FBI arrests local man on claims he threatened school, college
A Newberg man is in custody after his arrest on federal charges alleging he made threats against an Oregon high school and a college in California.
Vasiliy V. Barbiyeru Jr., 24, was arrested by Lake Oswego police on March 1 for allegedly threatening a shooting at Lake Oswego High School earlier that day in a call that led to the lock-down of the high school and several other buildings. He told a staff member during a rambling two-hour phone call that he liked school shootings and mass shootings, referenced guns, chemical weapons and other weapons of mass destruction, according to papers filed in court by the Department of Justice.
According to police, Barbiyeru told LOHS administrators that "I'm coming over now and it's not going to be good." He also allegedly claimed he had guns as well as other weapons.
Police later determined that the call was coming from outside Lake Oswego, allowing the school to end the lockdown as there was no threat to students.
Barbiyeru was charged with first-degree disorderly conduct in Clackamas County Circuit Court after his arrest by the LOPD, which discovered during forensic examination of his cell phone that he had also allegedly attempted to call McMinnville High School. The examination of his cell phone records also determined the man had researched both high schools as well as searched gun stores in the area, according to court papers.
An investigation by the FBI began in earnest March 27 when the federal agency became aware of multiple alleged threats made by Barbiyeru. The FBI worked in conjunction with police departments in Newberg and Lake Oswego.
It wasn't the first time Barbiyeru had run afoul of the law for threats made against educational institutions.
"I learned that officers from the Newberg-Dundee Police Department arrested Barbiyeru Jr., in June of 2018 after the president of Deep Springs College in California contacted the FBI regarding an online threat Barbiyeru Jr. had made toward his school," FBI Special Agent Daniel McLaughlin wrote in a probable cause affidavit filed April 1 in U.S. District Court in Portland. "I learned that Barbiyeru Jr. posted to an online forum, threatening to conduct a school shooting at the college on Oct. 5, 2017."
McLaughlin continued in the affidavit that Barbiyeru was soon after contacted by FBI agents from the agency's Salem office.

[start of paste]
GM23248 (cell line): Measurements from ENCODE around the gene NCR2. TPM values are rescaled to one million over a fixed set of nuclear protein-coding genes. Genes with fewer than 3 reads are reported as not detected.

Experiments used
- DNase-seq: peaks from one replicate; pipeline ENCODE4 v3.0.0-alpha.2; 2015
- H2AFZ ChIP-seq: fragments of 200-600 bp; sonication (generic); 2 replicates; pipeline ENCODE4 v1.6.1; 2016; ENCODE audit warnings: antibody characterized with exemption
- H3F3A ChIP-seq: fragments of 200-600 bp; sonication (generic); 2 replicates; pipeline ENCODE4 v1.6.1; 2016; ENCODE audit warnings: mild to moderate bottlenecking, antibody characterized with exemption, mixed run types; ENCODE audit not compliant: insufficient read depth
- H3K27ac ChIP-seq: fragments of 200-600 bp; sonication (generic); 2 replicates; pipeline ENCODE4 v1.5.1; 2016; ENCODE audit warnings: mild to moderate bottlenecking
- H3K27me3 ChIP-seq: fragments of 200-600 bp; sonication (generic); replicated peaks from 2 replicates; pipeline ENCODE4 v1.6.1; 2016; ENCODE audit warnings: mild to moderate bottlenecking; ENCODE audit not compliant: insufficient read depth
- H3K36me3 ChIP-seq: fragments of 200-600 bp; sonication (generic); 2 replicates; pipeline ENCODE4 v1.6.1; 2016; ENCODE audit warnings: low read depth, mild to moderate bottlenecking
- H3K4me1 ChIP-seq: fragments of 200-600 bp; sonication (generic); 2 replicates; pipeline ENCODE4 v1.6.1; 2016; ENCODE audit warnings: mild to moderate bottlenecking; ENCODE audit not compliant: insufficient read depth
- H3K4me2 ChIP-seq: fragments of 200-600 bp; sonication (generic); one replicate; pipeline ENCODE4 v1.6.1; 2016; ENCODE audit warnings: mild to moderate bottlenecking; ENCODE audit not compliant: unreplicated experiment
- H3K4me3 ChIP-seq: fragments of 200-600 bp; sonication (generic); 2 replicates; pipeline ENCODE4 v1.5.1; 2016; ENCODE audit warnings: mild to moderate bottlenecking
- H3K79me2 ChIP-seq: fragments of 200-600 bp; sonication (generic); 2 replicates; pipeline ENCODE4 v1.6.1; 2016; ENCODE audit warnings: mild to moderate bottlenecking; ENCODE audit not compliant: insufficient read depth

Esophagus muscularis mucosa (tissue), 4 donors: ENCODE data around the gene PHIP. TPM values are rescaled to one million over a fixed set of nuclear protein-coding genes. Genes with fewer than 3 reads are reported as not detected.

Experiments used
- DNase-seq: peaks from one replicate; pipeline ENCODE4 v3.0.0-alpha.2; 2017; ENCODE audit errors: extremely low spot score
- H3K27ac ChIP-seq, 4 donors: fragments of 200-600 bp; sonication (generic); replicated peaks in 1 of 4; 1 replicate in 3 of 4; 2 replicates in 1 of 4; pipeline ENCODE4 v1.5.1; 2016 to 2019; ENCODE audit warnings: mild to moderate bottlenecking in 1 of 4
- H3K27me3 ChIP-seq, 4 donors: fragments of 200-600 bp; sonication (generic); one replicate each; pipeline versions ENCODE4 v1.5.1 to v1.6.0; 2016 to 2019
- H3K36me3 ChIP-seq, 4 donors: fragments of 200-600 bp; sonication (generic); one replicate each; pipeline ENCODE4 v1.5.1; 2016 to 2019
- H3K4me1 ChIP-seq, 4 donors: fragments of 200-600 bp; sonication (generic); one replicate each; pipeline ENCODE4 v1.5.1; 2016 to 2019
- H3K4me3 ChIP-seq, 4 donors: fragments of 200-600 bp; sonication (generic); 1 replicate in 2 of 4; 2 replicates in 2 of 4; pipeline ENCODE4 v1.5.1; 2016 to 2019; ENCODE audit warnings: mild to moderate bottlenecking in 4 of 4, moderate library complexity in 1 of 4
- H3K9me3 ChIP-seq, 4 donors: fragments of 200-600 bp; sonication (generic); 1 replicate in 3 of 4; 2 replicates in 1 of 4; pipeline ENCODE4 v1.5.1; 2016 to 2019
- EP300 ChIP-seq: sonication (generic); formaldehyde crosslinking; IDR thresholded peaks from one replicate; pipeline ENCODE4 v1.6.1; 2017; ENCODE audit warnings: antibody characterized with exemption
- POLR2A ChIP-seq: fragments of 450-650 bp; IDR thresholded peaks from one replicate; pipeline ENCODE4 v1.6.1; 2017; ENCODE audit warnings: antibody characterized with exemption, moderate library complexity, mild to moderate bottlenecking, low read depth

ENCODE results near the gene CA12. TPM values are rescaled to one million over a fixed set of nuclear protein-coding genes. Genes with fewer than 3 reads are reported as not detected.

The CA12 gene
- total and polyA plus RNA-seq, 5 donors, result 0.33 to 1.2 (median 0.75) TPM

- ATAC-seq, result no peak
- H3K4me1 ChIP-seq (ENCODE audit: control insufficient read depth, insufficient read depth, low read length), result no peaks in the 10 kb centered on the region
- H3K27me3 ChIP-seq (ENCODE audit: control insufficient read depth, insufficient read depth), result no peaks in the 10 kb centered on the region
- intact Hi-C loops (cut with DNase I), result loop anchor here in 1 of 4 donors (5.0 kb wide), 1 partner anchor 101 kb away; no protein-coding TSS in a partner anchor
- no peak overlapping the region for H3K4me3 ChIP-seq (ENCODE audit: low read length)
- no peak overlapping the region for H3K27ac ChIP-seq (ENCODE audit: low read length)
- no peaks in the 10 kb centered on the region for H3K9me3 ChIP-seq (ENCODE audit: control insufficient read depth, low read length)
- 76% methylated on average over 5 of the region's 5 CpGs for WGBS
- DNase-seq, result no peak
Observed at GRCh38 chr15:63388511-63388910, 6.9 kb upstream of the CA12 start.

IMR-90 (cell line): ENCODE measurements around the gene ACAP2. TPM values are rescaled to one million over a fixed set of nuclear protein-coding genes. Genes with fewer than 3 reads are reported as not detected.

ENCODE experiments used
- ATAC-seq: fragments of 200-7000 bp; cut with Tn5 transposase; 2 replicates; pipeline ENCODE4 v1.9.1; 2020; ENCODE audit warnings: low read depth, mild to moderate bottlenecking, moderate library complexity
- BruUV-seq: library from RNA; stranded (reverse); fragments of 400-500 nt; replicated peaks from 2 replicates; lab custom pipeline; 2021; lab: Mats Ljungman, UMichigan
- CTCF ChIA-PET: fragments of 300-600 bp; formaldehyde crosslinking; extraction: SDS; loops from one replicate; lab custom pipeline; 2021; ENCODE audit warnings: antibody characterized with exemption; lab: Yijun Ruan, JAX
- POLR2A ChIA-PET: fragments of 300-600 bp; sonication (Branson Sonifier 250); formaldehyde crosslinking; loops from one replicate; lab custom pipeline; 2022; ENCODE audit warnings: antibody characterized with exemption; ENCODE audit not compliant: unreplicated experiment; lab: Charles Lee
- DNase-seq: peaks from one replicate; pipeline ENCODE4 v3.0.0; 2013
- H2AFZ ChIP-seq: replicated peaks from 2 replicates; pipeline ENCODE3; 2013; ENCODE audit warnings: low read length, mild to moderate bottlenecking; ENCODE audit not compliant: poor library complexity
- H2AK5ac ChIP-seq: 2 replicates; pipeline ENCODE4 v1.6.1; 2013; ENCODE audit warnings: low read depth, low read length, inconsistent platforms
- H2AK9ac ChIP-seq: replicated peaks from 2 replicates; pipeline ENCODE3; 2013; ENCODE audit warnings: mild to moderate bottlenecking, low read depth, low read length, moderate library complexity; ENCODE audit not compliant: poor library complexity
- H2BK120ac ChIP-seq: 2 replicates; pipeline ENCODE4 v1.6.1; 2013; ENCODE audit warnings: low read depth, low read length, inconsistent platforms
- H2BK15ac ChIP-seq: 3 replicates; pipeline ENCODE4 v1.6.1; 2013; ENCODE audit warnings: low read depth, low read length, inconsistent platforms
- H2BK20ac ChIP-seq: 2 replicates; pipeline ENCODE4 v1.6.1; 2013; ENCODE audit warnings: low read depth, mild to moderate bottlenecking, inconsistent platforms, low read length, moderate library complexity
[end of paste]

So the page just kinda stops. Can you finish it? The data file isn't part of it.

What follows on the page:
"During that interview Barbiyeru Jr. told the FBI agents that 'people make jokes' in regards to his threatening online forum post. When asked if he had serious thoughts about harming other people, Barbiyeru Jr., stated that he wanted an attorney."
His interaction with federal law enforcement, it appears from reading McLaughlin's statement, did little to curb Barbiyeru's desire to raise havoc.
"I learned that, on Oct. 7, 2017, just two days after speaking with FBI special agents, Barbiyeru Jr. sent a personally addressed threatening email from (his email address) to multiple staff members of Deep Springs College."
Excerpts from the email, included in the complaint filed in federal court, indicate that Barbiyeru had applied to the liberal arts college in eastern California and had been denied admission. It also made his intentions clear:
"If you're not going to kill yourselves I will just help do it for you. Call the cops, call the FBI. I'm ready to kill some college students. … Read my essay that I sent to you under Barbiyeru Jr.'s application. That's going to be the manifesto that news outlets will read while you're grieving for your dead students. … Read it again and sleep tight. It's going to happen."
As he lived in Newberg at the time he sent the email, Barbiyeru was charged on June 26, 2018, with second-degree disorderly conduct in Yamhill County Circuit Court, charges that are still pending.
Barbiyeru was arrested by NDPD officers in late March for violating a court order barring him from contacting Deep Springs College, both via an email and also through a $100 online donation to the school on Jan. 2.
He also faces a federal charge of interstate communications - threats. He remains in custody after an April 2 appearance before U.S. Magistrate Judge Stacie F. Beckerman found that the escalation in his behavior, coupled with his violation of the court order in Yamhill County and possible mental health issues, required that he be detained as a potential flight risk and a danger to the community.